Alas, there is an additional, often overlooked, factor — display calibration. Any immersive graphics system, HMD or CAVE or else, needs to exactly replicate how virtual objects are projected onto the system’s real screens, and then seen by the user (how exactly that works is a topic for another post). The bottom line is that the graphics software needs to know the absolute positions and orientations of all screens, and the absolute positions of the viewer’s eyes. Determining this is the job of head tracking and system calibration. But in an HMD, unlike in a CAVE, the tolerances for calibration are very low. The screens are very small and very close to the viewer’s eyes, which doesn’t leave much room for error (see Figure 1). Even worse, there is no way to precisely don an HMD short of putting screws into one’s skull; every time you put it on, it sits slightly differently. And that means any pre-configured projection parameters will not match reality.
These mismatches have several effects. For one, imagine that a viewer wears an HMD slightly askew, so that the two screens have different vertical positions in front of their respective eyes. If the software does not account for that, the two stereo images will be vertically displaced, something that does not happen in real life. The viewer’s eyes will make up for it, up to a point, by moving up/down independently, but that is an unnatural motion and causes eye strain. It’s the same effect as watching a 3D movie in a theater while not holding one’s head level — it will hurt later.
Another, more subtle, effect is that in a miscalibrated display system the virtual world does not behave as the real world would. Do a simple experiment: fire up some first-person video game that allows view configuration, such as Doom3, and set a high field of view. Then rotate the view and observe. The virtual world will display a strong distortion effect, meaning that the sizes of objects, and their internal angles, change as the viewpoint changes. This is an extreme example, but even slight discrepancies are subconsciously unsettling, because our visual system is very good at detecting if something is not right with the world, and it tells us that by making us sick.
Even in non-immersive 3D graphics, a too large discrepancy between real field of view (how large the screen looms in our visual field) and programmatic field-of-view is known to cause motion sickness, and immersive 3D graphics with the same issue will be much worse. FOV discrepancy is only one symptom of miscalibration, but it’s the one that’s easiest to demonstrate; the others are more subtle (but that’s a topic for another post). In the end, miscalibration is a nasty problem because it is subtle, very hard to correct, and causes significant ill effects.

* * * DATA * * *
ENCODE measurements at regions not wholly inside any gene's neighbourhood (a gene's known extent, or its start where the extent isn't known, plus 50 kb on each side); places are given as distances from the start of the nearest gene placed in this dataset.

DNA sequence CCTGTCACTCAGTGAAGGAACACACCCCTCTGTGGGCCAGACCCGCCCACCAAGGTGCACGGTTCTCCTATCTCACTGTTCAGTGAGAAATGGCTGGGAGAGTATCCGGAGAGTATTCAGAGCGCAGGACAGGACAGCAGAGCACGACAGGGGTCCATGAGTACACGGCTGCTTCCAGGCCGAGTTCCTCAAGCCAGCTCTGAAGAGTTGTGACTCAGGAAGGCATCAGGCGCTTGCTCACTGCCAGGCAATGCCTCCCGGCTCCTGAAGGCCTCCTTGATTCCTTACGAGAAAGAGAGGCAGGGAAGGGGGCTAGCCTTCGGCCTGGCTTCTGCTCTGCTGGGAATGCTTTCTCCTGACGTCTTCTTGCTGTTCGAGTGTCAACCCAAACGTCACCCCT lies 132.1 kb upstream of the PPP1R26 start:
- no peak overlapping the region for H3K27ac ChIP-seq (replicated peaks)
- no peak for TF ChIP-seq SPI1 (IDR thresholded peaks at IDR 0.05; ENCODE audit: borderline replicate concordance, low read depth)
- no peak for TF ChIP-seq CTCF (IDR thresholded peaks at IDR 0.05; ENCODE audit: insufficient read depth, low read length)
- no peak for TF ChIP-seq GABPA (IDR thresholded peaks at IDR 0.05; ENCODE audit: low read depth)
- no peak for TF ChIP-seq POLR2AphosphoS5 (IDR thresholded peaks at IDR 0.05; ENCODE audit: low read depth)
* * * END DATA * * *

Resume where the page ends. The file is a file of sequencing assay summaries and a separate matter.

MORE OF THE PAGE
I noticed these things when I started experimenting with my own HMDs a while ago (I have an eMagin Z800 3DVisor and a Sony HMZ-T1). I experimented with rapid motions, but those didn’t really make me dizzy. I did notice, however, that the world didn’t seem solid, but as if it was made from jelly. I expected that, not having done proper calibration yet, so I used an interactive calibration utility to set up the system just so. After that, the world seemed stable, and interestingly I didn’t notice any more issues from lag. Not having done any further experiments, my hunch is that miscalibration is actually a bigger problem than lag. (Disclosure: while I was using a low-latency Intersense IS-900 tracking system, the computer running the show was fairly old, and the Quake3 renderer had no particular performance tweaking, so I estimated total system delay around 30ms).
So what’s the take-home message from this wall of text? If we want HMDs to succeed, we need to treat them properly in our graphics software. We need to use proper projection models instead of the standard camera model (but that’s a topic for another post), and not simply apply ad-hoc stereo models such as toe-in etc. (but that’s a topic for another post). It might work for a demo, but it won’t be pretty, and it will make our users sick. Instead, we need to know exactly how the HMD is laid out internally (screen placement and size, effects from the optical system in front of the screens, lens distortions, etc.), and, just as importantly, we need to know exactly where the viewer’s eyes are with respect to the screens (see Figure 1). This last one is the hard part. Maybe a future perfect HMD will contain one pair of stereo cameras per screen that will accurately track the viewer’s pupils and allow the graphics software to set up the projection parameters correctly, no matter how the HMD is worn and how the viewer moves. But until then, we need to come up with a practical approach, and we need to find simple methods to calibrate HMDs on the fly, and teach our users how to use those methods.
Well, and, of course, we mustn’t forget about minimizing lag, either. That would be too easy.
Oh, and by the way, want to get a quick glimpse of just how immersive the Oculus Rift will be (going by current specs)? If your monitor is X inches wide, put your eye X/2 inches in front of the monitor’s center — that’s about what it will look like. If you want to play a first-person game from that viewpoint and have it look right, set the horizontal field of view to 90 degrees.